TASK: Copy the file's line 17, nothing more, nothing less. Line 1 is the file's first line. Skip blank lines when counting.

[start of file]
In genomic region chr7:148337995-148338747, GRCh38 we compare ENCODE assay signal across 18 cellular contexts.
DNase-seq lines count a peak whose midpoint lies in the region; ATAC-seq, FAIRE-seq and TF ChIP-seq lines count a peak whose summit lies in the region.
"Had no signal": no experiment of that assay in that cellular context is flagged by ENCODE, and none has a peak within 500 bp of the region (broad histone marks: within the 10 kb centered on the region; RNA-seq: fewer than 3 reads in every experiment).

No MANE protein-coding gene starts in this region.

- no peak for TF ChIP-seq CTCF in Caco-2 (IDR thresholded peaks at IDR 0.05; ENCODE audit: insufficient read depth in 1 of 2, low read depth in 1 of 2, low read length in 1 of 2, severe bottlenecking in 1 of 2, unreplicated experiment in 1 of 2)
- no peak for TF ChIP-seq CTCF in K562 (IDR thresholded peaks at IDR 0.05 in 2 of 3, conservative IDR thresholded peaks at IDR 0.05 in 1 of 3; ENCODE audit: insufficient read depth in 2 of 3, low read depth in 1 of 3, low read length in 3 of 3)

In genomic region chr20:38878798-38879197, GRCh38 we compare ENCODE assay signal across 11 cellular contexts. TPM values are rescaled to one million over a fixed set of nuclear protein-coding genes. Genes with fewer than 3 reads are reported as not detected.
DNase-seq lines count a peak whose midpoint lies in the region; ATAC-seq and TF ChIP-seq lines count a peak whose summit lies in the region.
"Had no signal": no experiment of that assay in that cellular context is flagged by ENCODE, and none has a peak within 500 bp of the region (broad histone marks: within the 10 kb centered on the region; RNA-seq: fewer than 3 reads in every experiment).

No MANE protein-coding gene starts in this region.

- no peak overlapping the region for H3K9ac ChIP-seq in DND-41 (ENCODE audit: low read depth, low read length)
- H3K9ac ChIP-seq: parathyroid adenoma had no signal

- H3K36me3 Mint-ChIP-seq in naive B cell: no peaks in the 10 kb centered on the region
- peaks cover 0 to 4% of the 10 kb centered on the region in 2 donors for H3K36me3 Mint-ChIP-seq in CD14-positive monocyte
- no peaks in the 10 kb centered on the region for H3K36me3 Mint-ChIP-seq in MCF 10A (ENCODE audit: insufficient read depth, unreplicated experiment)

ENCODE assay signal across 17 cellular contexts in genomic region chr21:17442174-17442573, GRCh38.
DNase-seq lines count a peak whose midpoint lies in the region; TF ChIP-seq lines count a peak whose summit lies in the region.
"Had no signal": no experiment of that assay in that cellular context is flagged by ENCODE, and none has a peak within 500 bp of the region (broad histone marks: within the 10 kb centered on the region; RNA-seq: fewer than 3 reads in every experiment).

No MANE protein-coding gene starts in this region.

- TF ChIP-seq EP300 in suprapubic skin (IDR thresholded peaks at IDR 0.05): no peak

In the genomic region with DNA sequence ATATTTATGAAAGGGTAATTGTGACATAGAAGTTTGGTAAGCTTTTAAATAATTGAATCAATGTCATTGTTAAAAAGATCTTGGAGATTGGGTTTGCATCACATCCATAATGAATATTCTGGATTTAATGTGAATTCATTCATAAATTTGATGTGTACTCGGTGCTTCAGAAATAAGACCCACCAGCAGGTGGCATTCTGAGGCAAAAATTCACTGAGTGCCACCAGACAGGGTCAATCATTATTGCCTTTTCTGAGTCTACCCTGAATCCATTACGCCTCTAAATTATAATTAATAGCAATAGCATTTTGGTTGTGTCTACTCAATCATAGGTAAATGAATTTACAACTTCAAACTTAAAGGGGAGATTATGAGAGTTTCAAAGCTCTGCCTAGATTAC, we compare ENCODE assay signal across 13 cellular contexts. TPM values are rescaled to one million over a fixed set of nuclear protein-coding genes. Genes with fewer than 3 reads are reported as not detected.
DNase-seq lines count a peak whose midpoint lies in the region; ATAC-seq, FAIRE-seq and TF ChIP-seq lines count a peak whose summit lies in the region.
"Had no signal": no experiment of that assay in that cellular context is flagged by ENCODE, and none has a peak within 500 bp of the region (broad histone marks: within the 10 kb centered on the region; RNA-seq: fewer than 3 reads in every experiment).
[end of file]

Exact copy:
DNase-seq lines count a peak whose midpoint lies in the region; TF ChIP-seq lines count a peak whose summit lies in the region.